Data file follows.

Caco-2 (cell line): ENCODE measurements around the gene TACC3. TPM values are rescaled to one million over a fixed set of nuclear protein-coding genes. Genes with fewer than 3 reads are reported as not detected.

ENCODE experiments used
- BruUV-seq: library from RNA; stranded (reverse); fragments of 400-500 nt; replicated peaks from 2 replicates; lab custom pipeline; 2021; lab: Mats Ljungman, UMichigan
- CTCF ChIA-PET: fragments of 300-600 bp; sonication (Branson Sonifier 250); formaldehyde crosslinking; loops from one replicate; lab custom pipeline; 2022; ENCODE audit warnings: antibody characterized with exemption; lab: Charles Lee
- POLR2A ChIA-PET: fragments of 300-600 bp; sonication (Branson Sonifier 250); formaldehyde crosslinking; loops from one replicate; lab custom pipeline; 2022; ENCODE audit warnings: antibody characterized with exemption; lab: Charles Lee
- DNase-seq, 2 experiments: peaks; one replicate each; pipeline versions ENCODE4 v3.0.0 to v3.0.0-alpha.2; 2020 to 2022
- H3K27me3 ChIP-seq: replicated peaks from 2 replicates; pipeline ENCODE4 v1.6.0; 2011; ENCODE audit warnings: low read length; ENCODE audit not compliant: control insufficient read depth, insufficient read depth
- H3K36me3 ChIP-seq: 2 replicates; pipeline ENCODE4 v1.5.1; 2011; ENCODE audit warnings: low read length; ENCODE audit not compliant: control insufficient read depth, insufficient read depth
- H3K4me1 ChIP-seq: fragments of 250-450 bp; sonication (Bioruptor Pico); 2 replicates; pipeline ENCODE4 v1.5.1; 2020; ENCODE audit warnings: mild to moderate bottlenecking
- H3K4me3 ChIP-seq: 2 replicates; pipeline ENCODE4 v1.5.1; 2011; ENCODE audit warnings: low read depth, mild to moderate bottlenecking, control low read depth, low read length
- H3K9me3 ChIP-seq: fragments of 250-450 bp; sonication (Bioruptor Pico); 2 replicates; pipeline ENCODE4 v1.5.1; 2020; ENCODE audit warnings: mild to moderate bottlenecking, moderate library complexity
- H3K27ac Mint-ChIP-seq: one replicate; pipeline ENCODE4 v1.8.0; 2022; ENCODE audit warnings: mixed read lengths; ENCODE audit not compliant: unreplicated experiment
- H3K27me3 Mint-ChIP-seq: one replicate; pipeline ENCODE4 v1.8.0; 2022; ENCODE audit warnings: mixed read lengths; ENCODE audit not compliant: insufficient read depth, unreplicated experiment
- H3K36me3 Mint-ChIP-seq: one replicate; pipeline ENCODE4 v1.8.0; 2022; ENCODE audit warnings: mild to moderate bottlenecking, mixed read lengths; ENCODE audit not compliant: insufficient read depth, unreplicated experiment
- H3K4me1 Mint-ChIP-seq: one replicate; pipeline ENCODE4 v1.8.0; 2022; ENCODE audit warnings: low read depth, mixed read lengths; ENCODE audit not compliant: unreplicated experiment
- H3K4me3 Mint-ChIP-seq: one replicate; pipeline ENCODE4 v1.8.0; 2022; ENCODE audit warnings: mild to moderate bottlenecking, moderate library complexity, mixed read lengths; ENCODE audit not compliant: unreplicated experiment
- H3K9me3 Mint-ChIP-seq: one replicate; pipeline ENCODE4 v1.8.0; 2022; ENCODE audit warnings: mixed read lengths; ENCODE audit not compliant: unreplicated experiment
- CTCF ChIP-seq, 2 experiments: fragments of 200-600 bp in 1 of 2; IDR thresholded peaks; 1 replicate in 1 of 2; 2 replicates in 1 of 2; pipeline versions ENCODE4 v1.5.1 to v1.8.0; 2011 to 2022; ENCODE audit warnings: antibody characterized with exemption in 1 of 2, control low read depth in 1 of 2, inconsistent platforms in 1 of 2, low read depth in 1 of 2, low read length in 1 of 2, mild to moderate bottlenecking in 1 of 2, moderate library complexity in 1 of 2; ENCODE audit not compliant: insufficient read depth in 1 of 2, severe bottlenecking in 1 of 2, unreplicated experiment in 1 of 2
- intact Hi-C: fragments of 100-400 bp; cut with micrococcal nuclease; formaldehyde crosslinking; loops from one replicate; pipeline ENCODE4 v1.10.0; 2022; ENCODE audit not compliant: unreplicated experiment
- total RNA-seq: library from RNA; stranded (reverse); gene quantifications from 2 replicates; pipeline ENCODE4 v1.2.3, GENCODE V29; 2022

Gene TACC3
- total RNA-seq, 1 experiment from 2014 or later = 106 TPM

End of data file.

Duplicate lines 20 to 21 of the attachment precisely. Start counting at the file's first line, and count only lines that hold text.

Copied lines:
- total RNA-seq: library from RNA; stranded (reverse); gene quantifications from 2 replicates; pipeline ENCODE4 v1.2.3, GENCODE V29; 2022

Gene TACC3